Orange County Contact: Diane Summers, 407-254-9141
Seminole County Contact: Diane Gagliano, 407-665-5208
Osceola County Contact: Kim Staton, 407-742-8000
Great Summer Challenge Kicks Off Between Orange, Osceola And Seminole County Animal Shelters Showcases The Very Best In The American Shelter Dogs And Cats
Central Florida — June 1, 2017— For the second year in a row animal shelters in Orange, Seminole and Osceola counties have launched the Great Summer Challenge, a summer-long effort to see which shelter can garner the highest percentage of adoptions, reunifications and releases among the community’s three “open admission” shelters. Open admission shelters are public animal shelters, which means they do not ever turn away a dog or cat in need.
While the Great Summer Challenge was introduced just last year by Seminole County Animal Services, it has already been credited with huge results. In 2016 the challenge helped facilitate more than 5,000 adoptions, reunifications with lost families, and releases to foster and rescue partners. Collectively, these successful outcomes are considered “release rates.” The shelters, through percentage, captured the number of releases from the previous year and compared them to the current year, which ultimately claimed victor.
Last year, Seminole County Animal Services took home the title after increasing their live release numbers by 14.2 percent, helping 953 animals. Osceola County reported 966 animals were successfully released, a 6.50 percent increase and in Orange County 3,370 animals were either adopted, reunified or released to rescue and foster partners, a 4.69 percent jump. The initiative mixes a bit of friendly competition and banter, along with unique adoption promotions, media outreach, social strategies as well as viral videos all in an effort to shine an even brighter spotlight on deserving animals in need of homes. “We have some very tough competition this year,” said Carol Coleman, interim manager of Seminole County Animal Services. “We know we will have to work that much harder to continue to be the reigning champions. With that said, we got this!”
The summer months are chosen for the challenge as they are the peak breeding seasons for stray dogs and cats, which can directly impact the number of animals in the shelters. In Orange County alone, intake numbers can almost double, from an average of 50 new animals a day, to 100 during this time. “It’s critical to the animals, as well as the operation to find good homes as quickly as we can during these months. Our staff and volunteers give these animals as much love and attention as they can while in our care, but nothing replaces being in a home,” said Dil Luther, Division Manager for Orange County Animal Services.
Orange, Osceola and Seminole county animal shelters plan to offer special promotions including reduced fees to adopt, as well as encouraging spay and neuter services. Orange County has launched a summer-long “Best in American Shelter Dog” theme – garnered to showcase the very best the “American Shelter Dog” has to offer.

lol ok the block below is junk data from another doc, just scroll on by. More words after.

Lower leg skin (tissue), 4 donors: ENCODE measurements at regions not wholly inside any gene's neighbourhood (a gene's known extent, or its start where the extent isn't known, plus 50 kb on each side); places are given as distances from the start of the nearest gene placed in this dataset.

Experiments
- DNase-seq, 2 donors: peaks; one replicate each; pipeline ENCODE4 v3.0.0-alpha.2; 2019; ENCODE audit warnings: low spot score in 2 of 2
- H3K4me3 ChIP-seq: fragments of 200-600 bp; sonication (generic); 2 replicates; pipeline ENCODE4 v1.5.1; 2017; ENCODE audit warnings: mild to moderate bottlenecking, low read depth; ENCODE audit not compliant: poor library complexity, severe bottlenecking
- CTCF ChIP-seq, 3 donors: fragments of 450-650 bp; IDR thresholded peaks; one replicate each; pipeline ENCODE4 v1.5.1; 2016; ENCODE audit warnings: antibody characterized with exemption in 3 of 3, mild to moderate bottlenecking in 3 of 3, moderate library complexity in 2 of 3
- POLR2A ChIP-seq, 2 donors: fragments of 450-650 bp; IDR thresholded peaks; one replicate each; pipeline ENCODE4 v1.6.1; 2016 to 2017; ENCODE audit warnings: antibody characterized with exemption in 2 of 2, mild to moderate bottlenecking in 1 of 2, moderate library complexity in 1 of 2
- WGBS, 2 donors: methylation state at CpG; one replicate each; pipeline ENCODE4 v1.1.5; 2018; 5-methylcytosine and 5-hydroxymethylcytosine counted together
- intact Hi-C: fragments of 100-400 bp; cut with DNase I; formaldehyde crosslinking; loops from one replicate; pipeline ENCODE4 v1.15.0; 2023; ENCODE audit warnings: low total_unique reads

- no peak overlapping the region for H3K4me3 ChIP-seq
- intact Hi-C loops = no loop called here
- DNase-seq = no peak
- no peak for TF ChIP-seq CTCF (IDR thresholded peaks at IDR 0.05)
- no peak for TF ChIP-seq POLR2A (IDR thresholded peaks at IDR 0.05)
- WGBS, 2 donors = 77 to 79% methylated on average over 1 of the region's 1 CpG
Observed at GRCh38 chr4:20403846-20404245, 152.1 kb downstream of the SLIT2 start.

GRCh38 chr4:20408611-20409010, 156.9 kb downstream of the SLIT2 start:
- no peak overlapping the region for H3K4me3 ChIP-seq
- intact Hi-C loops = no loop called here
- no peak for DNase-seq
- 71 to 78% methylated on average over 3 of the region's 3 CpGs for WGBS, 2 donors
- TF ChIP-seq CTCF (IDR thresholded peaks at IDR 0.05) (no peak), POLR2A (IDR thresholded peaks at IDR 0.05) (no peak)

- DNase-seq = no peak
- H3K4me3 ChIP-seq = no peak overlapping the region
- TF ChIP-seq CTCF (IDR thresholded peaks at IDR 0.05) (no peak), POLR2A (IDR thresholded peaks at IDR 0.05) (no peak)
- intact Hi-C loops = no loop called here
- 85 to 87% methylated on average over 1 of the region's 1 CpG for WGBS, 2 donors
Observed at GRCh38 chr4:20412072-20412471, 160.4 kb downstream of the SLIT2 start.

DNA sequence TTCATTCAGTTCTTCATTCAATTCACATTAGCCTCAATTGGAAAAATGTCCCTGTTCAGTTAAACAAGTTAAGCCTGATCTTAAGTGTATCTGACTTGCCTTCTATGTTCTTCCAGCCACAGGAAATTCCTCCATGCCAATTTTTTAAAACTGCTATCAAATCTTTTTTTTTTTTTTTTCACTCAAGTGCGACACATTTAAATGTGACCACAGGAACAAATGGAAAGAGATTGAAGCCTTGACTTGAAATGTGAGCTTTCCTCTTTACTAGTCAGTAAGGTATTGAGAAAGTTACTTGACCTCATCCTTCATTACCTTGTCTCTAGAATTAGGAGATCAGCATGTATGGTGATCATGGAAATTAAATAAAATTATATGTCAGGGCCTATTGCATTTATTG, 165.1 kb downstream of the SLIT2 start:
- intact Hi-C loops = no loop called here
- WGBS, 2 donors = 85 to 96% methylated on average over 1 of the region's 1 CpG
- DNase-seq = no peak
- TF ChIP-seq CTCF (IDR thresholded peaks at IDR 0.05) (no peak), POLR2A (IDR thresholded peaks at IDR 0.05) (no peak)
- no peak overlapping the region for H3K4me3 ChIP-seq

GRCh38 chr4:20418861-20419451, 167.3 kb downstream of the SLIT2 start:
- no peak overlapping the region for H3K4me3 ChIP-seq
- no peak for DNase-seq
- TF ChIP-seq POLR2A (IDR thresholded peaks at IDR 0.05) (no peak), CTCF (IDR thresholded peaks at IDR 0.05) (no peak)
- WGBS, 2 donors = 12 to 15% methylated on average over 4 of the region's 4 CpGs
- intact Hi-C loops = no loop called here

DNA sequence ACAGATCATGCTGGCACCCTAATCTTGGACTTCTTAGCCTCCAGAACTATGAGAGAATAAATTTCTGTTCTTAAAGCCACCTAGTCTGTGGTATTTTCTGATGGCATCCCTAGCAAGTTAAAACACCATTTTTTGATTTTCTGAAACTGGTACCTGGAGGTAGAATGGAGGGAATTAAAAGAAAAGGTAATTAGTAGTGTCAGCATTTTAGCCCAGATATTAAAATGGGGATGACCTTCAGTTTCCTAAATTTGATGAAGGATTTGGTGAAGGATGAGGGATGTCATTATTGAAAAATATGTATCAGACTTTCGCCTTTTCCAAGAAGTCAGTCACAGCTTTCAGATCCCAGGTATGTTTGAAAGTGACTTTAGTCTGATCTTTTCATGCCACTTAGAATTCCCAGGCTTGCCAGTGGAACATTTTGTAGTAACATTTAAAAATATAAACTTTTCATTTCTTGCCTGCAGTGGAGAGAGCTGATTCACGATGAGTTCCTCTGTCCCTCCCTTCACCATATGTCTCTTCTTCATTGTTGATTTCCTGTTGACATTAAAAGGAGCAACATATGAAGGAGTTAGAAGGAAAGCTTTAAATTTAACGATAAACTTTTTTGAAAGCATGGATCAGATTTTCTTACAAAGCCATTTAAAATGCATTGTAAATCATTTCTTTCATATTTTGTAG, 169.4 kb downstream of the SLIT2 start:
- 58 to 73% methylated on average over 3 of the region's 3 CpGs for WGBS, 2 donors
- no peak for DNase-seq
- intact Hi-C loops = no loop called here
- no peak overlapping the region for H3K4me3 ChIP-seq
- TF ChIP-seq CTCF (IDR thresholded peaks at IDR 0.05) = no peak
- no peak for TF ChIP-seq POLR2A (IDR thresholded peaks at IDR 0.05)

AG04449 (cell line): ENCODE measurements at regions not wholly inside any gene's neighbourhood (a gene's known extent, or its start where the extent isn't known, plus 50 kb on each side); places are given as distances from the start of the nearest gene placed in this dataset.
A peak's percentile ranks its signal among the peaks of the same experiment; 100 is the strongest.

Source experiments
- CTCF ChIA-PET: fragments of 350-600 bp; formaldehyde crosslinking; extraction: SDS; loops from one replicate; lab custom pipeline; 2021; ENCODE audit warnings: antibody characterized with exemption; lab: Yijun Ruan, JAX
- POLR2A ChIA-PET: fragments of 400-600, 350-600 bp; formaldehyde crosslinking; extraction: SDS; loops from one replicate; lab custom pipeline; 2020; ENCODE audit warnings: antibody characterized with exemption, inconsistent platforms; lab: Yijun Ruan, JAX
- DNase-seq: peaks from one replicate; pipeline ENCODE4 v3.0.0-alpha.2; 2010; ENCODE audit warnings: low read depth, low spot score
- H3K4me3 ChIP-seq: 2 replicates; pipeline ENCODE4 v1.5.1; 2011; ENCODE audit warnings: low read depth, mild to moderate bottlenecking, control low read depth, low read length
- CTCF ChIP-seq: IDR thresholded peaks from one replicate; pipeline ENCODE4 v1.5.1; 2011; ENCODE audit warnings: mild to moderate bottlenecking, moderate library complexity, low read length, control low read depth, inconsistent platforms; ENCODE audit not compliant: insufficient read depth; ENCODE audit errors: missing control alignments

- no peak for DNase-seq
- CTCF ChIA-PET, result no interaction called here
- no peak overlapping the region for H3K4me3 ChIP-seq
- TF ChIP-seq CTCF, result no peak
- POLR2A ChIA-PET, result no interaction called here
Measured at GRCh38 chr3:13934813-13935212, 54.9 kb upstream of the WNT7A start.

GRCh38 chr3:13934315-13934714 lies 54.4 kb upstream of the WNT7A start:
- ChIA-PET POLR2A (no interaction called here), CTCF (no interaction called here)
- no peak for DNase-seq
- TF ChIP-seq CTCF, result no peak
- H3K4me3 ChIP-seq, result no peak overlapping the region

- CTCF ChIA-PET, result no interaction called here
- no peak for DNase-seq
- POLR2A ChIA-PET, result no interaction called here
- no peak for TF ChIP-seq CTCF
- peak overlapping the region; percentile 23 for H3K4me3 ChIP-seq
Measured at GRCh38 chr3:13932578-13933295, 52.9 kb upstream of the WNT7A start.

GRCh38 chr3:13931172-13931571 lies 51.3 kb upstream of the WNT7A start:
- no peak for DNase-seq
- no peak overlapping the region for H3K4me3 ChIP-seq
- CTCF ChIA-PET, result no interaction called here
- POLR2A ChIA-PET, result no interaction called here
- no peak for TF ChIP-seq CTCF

While the shelters each represent their respective counties, they work in partnership throughout the year to find permanent and loving solutions for homeless animals. “Last year we saw the success of the far reaching efforts that this competition offers and we’re excited to participate once more. Bring it on!” said Kim Staton, director of Osceola County Animal Services.
To look for animals available for adoption, the shelters encourage you not just to visit their websites and Facebook pages to view photos of available animals, but stop by for a visit. If you do not meet you match on the first try, please come back or visit another shelter.
About Orange County Animal Services
Orange County Animal Services is Central Florida’s largest pet rescue and adoption center. Last year, Animal Services received nearly 20,000 animals at its shelter. For more than 40 years, the agency’s mission has been to protect the citizens and animals of Orange County. Its vision is to give abandoned and neglected pets a second chance to live long, healthy lives in safe, loving homes
www.ocnetpets.com or Facebook at Orange County Animal Services.
About Seminole County Animal Services
Seminole County Animal Services ensures the safety of its citizens by providing for the humane sheltering and disposition of stray and unwanted animals, and investigating animal bite incidents and reports of animal cruelty. With approximately 10,000 animal intakes last year, our agency has remained focused on promoting responsible pet ownership and animal welfare through community education and adoption programs. www.SeminoleCountyPets.com.
About Osceola County Animal Services
Osceola County Animal Services focuses on public safety and animal welfare through our enforcement, adoption, return to owner, lost/found pet, volunteer, and other programs. We strive to ensure safe interactions between pets and people while working to achieve a live outcome for as many of the 9,000 animals we receive as possible.
Editor’s Note: Please call the shelters for pics, interviews and video ops.